Ecologists and residents in Samara are protesting the local authorities' decision to allocate the city's scarce forest lands for 2018 World Cup construction.
Samara is one of the 11 Russian cities chosen to host the international tournament, and FIFA officials recommended that 27 hectares of land be used to build the necessary infrastructure for the event. Samara's regional authorities, however, have tendered contracts foreseeing the utilization of more than 30 times that amount of space on the state purchasing website.
Ecologists have warned that the 930 hectares designated for championship-related projects include the last green zones in Samara, Dubovaya Rosha and Lysaya Gora. Mikhail Kreindlin, director of the protected areas program at Greenpeace Russia, equated the large scope of construction to amputating the city's lungs.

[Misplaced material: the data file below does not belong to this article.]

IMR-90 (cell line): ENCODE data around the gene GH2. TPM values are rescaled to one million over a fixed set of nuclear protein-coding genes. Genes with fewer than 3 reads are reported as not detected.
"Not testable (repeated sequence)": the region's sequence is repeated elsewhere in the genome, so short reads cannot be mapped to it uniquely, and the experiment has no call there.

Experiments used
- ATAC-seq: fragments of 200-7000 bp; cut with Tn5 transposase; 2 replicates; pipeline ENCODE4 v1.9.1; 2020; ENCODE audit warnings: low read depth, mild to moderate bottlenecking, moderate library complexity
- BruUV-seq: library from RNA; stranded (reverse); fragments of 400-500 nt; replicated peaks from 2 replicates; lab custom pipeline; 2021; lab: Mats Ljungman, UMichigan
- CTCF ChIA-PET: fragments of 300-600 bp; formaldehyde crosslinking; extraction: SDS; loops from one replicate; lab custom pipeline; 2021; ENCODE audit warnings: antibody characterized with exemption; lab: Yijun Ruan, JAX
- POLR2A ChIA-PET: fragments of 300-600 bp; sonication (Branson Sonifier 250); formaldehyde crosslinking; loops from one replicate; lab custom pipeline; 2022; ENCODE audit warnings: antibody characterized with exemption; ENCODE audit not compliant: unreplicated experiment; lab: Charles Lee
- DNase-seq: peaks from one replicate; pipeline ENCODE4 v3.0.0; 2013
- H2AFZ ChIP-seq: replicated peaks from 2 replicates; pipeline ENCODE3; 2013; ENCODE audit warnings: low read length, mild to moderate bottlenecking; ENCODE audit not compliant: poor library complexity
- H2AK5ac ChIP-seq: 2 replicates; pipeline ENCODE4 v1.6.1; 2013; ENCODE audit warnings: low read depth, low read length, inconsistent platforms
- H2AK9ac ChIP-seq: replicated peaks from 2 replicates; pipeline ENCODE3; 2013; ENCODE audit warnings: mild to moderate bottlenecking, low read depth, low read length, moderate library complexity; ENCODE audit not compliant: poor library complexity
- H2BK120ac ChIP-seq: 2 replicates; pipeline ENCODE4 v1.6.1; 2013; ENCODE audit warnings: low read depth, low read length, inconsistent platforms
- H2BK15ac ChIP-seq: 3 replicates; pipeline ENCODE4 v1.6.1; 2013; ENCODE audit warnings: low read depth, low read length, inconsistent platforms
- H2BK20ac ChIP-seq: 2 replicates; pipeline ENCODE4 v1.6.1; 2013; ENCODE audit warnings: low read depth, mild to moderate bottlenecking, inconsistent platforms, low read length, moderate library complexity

Local residents are especially worried about the possibility that construction will engulf their dacha plots.
Officials held public hearings on June 15, but attendees claimed that they spoke against changes to the city's general plan while afterwards the press reported that people at the meeting were in favor of making of these changes, according to comments on the local portal Samara.ru.
Approximately 700 people came out to protest the construction plans on June 29, according to members of Volya, a small political party that organized the meeting.
In addition to a stadium, authorities are planning to build concert halls, indoor ice rinks, a university town and an innovations center on the designated plots. There have also been reports of plans to build an elite yacht club and floating hotels on one of the embankments — in the same location as the source for 90 percent of Samara's drinking water.